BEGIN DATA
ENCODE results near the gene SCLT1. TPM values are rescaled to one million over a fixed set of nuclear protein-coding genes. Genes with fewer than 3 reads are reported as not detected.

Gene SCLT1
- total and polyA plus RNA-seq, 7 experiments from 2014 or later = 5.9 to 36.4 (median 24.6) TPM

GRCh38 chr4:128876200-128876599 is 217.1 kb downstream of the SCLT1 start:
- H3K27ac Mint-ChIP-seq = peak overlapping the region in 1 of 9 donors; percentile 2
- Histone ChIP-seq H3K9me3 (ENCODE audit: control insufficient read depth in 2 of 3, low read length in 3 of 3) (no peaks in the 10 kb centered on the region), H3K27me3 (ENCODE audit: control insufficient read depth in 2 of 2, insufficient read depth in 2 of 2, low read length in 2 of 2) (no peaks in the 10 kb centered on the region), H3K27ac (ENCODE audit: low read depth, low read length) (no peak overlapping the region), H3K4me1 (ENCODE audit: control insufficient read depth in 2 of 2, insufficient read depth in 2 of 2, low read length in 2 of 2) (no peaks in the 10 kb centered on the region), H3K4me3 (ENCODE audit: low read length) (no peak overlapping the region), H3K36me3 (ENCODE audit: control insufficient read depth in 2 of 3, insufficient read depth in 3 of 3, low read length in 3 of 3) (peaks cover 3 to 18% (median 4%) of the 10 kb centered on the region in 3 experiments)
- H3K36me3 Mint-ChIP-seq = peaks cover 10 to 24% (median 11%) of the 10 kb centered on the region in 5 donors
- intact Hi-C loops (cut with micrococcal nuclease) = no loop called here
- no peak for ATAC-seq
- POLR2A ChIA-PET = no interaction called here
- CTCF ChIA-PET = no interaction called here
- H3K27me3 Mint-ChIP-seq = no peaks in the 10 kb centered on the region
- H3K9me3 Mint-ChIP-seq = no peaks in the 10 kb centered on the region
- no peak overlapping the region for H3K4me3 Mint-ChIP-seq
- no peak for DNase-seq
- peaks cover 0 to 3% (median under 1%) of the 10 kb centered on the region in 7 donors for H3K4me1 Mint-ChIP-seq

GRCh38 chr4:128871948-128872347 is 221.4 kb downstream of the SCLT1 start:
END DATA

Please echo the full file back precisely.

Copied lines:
ENCODE results near the gene SCLT1. TPM values are rescaled to one million over a fixed set of nuclear protein-coding genes. Genes with fewer than 3 reads are reported as not detected.

Gene SCLT1
- total and polyA plus RNA-seq, 7 experiments from 2014 or later = 5.9 to 36.4 (median 24.6) TPM

GRCh38 chr4:128876200-128876599 is 217.1 kb downstream of the SCLT1 start:
- H3K27ac Mint-ChIP-seq = peak overlapping the region in 1 of 9 donors; percentile 2
- Histone ChIP-seq H3K9me3 (ENCODE audit: control insufficient read depth in 2 of 3, low read length in 3 of 3) (no peaks in the 10 kb centered on the region), H3K27me3 (ENCODE audit: control insufficient read depth in 2 of 2, insufficient read depth in 2 of 2, low read length in 2 of 2) (no peaks in the 10 kb centered on the region), H3K27ac (ENCODE audit: low read depth, low read length) (no peak overlapping the region), H3K4me1 (ENCODE audit: control insufficient read depth in 2 of 2, insufficient read depth in 2 of 2, low read length in 2 of 2) (no peaks in the 10 kb centered on the region), H3K4me3 (ENCODE audit: low read length) (no peak overlapping the region), H3K36me3 (ENCODE audit: control insufficient read depth in 2 of 3, insufficient read depth in 3 of 3, low read length in 3 of 3) (peaks cover 3 to 18% (median 4%) of the 10 kb centered on the region in 3 experiments)
- H3K36me3 Mint-ChIP-seq = peaks cover 10 to 24% (median 11%) of the 10 kb centered on the region in 5 donors
- intact Hi-C loops (cut with micrococcal nuclease) = no loop called here
- no peak for ATAC-seq
- POLR2A ChIA-PET = no interaction called here
- CTCF ChIA-PET = no interaction called here
- H3K27me3 Mint-ChIP-seq = no peaks in the 10 kb centered on the region
- H3K9me3 Mint-ChIP-seq = no peaks in the 10 kb centered on the region
- no peak overlapping the region for H3K4me3 Mint-ChIP-seq
- no peak for DNase-seq
- peaks cover 0 to 3% (median under 1%) of the 10 kb centered on the region in 7 donors for H3K4me1 Mint-ChIP-seq

GRCh38 chr4:128871948-128872347 is 221.4 kb downstream of the SCLT1 start: